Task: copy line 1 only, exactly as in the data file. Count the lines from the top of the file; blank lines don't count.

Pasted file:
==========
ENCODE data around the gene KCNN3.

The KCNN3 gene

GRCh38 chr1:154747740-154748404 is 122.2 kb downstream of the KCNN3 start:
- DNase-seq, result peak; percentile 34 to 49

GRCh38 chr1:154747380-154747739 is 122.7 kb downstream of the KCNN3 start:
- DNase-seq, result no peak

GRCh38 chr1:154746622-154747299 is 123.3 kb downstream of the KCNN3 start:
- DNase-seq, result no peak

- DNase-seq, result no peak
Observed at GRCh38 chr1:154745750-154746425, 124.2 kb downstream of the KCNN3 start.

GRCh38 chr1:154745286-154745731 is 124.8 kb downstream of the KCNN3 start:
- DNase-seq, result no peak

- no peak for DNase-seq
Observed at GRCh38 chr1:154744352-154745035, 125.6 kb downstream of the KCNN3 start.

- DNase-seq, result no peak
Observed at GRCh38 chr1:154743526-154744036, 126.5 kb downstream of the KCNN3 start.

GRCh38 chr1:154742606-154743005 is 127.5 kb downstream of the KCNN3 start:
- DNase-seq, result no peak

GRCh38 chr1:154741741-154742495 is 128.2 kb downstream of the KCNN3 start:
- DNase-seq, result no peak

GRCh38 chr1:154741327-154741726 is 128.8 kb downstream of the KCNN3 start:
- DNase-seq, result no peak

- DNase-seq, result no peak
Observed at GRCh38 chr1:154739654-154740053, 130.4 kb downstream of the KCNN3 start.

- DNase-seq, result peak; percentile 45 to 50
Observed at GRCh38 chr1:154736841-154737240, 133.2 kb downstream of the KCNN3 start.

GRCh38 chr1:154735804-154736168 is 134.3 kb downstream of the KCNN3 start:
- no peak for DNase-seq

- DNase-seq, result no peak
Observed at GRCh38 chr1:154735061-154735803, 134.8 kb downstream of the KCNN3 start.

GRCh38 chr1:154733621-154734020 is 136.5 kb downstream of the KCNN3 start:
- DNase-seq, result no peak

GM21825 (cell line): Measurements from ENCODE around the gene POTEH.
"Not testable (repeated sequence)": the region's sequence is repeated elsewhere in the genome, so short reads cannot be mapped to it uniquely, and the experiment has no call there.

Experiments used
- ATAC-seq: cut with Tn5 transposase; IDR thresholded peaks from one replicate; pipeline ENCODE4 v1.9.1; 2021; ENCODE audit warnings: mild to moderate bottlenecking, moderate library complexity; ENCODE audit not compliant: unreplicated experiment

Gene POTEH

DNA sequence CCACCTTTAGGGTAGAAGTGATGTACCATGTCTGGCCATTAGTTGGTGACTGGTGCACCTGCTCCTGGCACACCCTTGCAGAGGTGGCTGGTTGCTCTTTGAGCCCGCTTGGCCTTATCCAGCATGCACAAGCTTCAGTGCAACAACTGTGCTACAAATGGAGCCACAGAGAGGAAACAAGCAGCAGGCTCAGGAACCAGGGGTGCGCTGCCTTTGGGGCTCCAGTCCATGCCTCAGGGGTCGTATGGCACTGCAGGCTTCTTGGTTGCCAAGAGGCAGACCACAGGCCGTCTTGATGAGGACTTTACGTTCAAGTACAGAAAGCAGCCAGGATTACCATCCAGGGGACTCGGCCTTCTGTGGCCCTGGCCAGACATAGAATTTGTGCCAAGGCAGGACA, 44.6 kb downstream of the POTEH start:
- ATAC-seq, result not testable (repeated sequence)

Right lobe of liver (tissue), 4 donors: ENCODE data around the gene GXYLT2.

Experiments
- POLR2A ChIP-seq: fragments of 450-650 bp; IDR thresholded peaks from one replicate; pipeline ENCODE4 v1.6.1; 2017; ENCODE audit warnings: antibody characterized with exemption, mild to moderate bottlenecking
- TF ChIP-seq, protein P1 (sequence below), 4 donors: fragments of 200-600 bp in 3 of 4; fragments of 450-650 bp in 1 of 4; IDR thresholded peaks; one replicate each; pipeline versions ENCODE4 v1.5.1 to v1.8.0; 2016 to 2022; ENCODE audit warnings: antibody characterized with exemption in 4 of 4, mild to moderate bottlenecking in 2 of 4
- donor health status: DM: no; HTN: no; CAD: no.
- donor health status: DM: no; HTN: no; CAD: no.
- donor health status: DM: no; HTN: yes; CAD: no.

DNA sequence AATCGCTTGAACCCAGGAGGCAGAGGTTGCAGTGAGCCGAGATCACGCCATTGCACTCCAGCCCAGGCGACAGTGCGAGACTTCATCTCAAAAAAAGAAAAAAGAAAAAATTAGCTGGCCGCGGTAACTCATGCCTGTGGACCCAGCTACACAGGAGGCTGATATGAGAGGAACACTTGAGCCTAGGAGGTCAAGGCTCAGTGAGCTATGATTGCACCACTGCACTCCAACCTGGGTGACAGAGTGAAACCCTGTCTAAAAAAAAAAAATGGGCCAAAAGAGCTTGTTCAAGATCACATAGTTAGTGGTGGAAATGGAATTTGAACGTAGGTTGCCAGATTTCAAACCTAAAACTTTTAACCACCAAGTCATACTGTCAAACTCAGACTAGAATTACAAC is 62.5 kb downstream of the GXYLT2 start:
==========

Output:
ENCODE data around the gene KCNN3.